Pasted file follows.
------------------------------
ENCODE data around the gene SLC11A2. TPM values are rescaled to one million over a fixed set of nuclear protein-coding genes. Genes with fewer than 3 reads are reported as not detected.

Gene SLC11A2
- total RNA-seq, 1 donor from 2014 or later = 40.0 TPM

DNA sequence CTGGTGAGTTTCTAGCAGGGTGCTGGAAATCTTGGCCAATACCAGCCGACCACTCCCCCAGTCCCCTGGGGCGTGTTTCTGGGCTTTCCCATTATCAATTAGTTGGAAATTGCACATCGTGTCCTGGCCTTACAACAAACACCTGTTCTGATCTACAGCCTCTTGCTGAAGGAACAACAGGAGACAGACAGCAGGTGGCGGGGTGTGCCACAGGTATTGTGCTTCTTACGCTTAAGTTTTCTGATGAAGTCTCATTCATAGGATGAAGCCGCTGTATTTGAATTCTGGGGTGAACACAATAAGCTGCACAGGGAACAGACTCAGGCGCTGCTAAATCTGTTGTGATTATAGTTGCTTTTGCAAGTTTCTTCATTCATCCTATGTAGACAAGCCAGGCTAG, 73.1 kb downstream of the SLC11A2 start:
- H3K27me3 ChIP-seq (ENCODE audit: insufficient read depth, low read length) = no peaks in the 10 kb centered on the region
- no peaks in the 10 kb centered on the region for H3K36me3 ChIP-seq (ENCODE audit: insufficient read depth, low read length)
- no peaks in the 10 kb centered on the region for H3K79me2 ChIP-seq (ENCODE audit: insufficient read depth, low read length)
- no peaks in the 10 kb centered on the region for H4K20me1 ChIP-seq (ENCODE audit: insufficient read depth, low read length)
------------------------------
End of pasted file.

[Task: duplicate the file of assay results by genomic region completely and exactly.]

ENCODE data around the gene SLC11A2. TPM values are rescaled to one million over a fixed set of nuclear protein-coding genes. Genes with fewer than 3 reads are reported as not detected.

Gene SLC11A2
- total RNA-seq, 1 donor from 2014 or later = 40.0 TPM

DNA sequence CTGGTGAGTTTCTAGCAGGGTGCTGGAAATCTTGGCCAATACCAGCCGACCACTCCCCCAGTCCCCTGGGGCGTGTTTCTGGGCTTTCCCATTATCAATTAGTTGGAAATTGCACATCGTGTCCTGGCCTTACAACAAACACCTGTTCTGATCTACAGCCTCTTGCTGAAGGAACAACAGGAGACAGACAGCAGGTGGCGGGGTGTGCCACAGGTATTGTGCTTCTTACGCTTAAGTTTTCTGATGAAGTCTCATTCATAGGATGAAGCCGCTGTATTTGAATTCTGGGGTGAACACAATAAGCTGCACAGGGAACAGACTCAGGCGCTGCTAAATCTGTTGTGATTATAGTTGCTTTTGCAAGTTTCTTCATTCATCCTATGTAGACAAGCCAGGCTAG, 73.1 kb downstream of the SLC11A2 start:
- H3K27me3 ChIP-seq (ENCODE audit: insufficient read depth, low read length) = no peaks in the 10 kb centered on the region
- no peaks in the 10 kb centered on the region for H3K36me3 ChIP-seq (ENCODE audit: insufficient read depth, low read length)
- no peaks in the 10 kb centered on the region for H3K79me2 ChIP-seq (ENCODE audit: insufficient read depth, low read length)
- no peaks in the 10 kb centered on the region for H4K20me1 ChIP-seq (ENCODE audit: insufficient read depth, low read length)